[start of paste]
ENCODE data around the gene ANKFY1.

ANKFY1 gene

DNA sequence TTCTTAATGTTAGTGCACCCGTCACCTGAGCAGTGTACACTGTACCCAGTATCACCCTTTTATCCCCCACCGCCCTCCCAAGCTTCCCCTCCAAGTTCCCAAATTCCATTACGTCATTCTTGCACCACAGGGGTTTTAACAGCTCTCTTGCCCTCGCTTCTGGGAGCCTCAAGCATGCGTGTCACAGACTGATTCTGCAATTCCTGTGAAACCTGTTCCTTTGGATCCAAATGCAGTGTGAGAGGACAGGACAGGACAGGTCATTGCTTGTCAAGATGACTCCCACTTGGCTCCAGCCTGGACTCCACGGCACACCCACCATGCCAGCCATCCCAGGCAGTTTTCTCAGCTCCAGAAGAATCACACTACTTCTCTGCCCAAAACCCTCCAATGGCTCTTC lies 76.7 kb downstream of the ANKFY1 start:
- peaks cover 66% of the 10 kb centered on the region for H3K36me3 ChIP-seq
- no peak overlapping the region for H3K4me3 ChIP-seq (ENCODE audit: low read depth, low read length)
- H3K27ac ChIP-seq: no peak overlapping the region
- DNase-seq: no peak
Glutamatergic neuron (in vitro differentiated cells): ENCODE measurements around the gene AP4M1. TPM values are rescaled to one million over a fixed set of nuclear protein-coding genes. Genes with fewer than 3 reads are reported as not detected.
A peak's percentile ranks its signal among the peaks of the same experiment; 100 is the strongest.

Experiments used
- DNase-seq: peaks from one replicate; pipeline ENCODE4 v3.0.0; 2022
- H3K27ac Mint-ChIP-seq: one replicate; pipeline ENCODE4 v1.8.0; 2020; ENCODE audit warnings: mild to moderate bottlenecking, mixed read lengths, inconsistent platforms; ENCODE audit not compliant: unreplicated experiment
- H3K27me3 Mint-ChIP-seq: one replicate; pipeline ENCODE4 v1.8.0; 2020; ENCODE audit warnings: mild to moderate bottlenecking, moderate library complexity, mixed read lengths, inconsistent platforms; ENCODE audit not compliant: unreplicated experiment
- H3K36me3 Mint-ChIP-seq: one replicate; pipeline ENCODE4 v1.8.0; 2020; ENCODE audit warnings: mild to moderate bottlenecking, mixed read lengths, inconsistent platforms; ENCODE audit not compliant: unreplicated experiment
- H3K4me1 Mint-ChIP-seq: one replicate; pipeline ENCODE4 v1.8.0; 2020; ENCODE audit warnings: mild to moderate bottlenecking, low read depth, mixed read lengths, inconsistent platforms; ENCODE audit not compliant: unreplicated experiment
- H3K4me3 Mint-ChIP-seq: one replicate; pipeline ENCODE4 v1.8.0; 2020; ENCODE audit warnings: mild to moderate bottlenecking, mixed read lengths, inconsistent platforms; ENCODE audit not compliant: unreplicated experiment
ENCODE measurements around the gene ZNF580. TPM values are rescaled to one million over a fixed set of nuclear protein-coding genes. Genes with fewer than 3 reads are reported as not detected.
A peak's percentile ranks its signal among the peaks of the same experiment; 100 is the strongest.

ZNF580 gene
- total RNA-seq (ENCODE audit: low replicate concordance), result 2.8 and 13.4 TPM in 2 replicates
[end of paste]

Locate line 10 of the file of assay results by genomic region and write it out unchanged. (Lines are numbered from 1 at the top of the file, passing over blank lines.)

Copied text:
Experiments used